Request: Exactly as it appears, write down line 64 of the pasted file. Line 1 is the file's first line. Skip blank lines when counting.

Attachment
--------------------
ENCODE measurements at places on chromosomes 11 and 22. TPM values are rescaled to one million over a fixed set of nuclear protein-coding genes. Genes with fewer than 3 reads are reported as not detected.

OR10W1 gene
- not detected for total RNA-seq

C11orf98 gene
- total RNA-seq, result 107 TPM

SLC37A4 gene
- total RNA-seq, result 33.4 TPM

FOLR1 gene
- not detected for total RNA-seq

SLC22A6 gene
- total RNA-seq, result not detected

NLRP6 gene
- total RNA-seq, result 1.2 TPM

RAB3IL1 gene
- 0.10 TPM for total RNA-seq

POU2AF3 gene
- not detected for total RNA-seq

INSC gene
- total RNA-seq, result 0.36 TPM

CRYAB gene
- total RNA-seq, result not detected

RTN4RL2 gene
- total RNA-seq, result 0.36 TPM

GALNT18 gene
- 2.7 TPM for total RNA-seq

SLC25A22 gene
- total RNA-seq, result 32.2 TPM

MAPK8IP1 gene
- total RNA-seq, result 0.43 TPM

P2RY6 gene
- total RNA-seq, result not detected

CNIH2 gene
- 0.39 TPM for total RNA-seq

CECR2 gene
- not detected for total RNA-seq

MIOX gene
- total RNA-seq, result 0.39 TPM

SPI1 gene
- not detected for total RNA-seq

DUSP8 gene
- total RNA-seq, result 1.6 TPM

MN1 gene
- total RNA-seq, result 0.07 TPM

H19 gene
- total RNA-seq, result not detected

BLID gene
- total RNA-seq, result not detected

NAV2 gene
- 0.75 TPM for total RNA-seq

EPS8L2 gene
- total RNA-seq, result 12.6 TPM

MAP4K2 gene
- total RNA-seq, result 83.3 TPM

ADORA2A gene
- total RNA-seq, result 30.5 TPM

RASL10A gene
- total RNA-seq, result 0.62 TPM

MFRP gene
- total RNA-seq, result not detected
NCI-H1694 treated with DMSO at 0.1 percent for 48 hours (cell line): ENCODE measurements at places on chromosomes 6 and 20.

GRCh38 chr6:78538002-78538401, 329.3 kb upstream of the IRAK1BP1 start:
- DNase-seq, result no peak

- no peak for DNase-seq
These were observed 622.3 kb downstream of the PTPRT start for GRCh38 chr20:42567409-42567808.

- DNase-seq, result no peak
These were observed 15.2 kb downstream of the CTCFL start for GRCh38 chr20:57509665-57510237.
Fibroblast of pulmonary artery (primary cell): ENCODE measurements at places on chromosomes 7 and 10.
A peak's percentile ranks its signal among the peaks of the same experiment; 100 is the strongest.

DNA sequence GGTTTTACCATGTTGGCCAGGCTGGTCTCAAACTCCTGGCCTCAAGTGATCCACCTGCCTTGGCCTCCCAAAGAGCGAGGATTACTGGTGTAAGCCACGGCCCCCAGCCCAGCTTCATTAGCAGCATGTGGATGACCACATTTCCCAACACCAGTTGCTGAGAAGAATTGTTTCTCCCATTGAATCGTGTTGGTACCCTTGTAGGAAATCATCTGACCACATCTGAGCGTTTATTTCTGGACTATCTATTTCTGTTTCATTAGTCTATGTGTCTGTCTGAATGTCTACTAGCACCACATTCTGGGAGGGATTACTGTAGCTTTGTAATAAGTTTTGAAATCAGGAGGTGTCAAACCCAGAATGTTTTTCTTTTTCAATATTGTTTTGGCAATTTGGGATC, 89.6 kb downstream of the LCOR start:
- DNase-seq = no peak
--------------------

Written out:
These were observed 622.3 kb downstream of the PTPRT start for GRCh38 chr20:42567409-42567808.